Having your own ideas is a feature of being a researcher, so this is in general terms a positive for your application. A good candidate has ideas, and some sense of what a research project is - formulating a research question, working out what needs to be done to test it, devising a project to fit within the available time/budget/resources.
Of course many applicants don't have a lot of awareness about many of these things (eg whether your idea is good, potential methods, or how much time/budget will be required), and that's fine, you'll learn about that during a PhD.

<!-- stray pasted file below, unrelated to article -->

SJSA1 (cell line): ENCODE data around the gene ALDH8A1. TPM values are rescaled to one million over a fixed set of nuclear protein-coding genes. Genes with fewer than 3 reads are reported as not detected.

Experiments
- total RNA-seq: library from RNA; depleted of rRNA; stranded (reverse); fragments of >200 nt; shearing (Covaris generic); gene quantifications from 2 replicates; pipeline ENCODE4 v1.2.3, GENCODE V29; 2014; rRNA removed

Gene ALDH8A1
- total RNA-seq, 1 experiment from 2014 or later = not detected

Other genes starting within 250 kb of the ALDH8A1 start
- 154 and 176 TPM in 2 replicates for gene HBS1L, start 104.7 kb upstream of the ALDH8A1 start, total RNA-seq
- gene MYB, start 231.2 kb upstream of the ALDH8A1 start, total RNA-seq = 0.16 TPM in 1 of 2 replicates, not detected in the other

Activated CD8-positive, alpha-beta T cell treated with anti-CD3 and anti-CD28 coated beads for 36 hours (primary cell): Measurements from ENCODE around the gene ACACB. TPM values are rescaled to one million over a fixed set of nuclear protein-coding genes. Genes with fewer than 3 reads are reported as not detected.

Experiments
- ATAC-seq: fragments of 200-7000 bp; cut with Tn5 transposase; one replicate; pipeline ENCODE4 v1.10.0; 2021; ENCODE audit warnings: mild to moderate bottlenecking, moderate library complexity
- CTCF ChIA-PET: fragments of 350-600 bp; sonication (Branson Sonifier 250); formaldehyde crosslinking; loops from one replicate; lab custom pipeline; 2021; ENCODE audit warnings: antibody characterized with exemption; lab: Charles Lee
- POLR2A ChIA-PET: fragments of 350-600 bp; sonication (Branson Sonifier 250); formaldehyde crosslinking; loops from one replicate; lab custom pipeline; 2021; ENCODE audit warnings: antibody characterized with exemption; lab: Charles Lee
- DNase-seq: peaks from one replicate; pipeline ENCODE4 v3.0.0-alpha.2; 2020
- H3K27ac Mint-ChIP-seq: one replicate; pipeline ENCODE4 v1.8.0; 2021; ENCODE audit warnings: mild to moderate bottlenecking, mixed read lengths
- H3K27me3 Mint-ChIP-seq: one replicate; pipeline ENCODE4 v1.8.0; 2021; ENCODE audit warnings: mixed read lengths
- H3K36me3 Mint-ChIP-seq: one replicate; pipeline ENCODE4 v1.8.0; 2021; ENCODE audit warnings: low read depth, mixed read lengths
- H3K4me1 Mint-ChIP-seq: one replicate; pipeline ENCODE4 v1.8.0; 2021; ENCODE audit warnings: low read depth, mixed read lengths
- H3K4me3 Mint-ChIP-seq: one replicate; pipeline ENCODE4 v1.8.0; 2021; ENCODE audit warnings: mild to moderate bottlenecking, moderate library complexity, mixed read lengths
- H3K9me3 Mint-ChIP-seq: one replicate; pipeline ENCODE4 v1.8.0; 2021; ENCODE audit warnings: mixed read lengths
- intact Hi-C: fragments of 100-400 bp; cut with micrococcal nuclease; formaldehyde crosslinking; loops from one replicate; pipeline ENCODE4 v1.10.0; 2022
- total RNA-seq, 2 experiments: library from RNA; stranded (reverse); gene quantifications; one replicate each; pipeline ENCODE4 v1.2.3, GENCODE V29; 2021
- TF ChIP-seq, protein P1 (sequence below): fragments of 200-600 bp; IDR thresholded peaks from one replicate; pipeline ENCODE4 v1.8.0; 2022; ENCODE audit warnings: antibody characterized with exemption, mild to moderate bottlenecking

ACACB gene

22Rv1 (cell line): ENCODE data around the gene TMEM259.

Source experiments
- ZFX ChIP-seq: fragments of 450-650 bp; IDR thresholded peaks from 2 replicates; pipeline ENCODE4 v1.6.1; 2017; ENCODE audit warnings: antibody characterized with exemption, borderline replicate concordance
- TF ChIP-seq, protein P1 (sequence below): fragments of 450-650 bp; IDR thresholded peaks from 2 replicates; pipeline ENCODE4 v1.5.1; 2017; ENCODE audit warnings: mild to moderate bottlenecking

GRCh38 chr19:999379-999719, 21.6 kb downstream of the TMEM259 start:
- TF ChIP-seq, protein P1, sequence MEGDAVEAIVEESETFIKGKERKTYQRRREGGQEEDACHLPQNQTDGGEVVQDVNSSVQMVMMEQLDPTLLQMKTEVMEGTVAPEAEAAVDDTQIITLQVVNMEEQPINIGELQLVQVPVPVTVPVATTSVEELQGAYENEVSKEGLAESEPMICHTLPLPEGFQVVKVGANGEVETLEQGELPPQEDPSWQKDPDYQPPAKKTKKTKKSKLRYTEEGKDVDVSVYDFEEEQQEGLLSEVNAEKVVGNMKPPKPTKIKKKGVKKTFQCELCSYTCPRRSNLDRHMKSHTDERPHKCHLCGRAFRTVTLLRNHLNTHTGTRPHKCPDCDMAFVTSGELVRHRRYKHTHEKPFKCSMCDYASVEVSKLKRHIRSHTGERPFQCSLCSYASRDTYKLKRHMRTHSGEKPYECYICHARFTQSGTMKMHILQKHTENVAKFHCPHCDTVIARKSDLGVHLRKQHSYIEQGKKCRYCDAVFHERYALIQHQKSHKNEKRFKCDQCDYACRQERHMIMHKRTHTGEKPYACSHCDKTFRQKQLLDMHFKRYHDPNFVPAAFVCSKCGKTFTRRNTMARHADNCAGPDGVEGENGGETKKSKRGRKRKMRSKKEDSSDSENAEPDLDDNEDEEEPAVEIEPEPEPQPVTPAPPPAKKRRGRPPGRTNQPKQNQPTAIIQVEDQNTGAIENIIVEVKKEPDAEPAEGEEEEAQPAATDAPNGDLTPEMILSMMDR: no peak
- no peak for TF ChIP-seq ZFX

So getting here at this stage is all positive.
However, it depends on sources of support - both funding and a suitable adviser. Some of those may allow you full freedom (eg a personal scholarship) but others may want you to work on something else (eg an adviser with a funded project that needs somebody to work on it).
Hence you may end up compromising based on opportunities available to you. Having your own ideas is often a positive sign in terms of an application for such a position, but being dogmatic about your ideas (even if they turn out to be of limited interest to others) may not be. It is up to you whether to stick with your idea (but have no adviser or funding, potentially a dead end) or take a position that is interesting but not quite what you first thought of.